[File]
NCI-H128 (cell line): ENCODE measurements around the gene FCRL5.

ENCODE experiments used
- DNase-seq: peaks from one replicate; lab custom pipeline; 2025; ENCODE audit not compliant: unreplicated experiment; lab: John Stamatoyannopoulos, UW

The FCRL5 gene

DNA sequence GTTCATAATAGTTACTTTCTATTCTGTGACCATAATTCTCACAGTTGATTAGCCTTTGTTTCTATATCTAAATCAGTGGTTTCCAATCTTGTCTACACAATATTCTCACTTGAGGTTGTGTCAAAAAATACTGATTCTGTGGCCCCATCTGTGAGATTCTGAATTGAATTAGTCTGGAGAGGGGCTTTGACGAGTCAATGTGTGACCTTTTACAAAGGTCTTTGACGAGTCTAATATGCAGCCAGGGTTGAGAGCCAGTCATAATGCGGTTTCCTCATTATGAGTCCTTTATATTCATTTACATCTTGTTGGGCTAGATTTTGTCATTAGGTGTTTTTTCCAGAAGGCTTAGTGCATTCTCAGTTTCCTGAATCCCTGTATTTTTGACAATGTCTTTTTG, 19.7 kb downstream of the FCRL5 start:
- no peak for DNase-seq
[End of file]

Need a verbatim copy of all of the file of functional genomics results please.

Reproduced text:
NCI-H128 (cell line): ENCODE measurements around the gene FCRL5.

ENCODE experiments used
- DNase-seq: peaks from one replicate; lab custom pipeline; 2025; ENCODE audit not compliant: unreplicated experiment; lab: John Stamatoyannopoulos, UW

The FCRL5 gene

DNA sequence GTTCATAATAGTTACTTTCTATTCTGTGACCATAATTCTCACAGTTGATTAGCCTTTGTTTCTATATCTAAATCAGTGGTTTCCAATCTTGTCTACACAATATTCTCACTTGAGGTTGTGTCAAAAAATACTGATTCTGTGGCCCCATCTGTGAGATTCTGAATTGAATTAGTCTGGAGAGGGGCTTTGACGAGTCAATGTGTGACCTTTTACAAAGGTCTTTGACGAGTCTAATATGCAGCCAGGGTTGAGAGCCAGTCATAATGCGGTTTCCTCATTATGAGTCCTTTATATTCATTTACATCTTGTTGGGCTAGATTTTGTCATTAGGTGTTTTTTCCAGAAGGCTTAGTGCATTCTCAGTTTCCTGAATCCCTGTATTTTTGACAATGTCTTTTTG, 19.7 kb downstream of the FCRL5 start:
- no peak for DNase-seq